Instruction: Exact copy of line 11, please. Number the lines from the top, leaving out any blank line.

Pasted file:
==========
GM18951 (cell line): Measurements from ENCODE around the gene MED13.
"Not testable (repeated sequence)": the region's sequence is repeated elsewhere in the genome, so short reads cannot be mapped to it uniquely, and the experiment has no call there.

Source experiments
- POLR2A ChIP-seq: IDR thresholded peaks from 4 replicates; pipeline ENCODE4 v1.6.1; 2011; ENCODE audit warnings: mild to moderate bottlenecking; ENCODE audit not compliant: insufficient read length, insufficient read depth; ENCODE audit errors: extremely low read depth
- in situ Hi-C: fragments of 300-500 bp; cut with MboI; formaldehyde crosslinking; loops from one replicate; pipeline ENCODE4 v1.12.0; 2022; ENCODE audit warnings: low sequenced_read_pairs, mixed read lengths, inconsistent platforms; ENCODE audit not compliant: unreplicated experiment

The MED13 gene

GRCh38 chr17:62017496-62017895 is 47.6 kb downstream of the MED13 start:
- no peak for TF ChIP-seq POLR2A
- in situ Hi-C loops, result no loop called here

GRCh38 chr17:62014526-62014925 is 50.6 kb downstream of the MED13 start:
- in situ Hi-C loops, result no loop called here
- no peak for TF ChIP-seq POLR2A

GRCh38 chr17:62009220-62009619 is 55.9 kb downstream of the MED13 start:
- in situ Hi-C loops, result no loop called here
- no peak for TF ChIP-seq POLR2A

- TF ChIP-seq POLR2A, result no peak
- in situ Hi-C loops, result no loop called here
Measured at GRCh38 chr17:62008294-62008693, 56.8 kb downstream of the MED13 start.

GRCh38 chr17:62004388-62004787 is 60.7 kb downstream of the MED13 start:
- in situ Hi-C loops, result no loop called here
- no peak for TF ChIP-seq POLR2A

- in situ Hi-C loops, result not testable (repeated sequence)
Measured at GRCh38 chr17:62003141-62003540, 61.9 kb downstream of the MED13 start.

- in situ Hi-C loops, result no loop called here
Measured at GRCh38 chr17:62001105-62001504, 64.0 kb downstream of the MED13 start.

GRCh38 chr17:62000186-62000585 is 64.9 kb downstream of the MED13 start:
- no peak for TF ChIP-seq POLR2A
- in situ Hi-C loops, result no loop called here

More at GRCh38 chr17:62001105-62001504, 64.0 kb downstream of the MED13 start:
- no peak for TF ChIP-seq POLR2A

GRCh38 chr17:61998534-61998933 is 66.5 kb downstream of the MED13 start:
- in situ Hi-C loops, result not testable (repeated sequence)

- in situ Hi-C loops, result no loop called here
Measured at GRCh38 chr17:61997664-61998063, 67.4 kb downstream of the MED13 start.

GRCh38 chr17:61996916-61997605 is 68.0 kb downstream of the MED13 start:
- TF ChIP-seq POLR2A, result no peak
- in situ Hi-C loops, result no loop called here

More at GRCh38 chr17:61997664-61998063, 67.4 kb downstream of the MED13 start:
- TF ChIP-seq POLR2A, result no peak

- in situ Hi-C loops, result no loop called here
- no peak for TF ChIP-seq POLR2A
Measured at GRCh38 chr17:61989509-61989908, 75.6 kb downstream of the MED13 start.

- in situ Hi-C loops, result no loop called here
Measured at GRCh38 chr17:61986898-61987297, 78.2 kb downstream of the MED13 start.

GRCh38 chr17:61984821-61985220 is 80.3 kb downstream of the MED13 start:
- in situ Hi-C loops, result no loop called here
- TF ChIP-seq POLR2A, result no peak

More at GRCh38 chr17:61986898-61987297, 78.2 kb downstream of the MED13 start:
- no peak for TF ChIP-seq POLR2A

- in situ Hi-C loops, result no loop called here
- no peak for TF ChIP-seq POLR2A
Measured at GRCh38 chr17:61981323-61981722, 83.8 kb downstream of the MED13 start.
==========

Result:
- in situ Hi-C loops, result no loop called here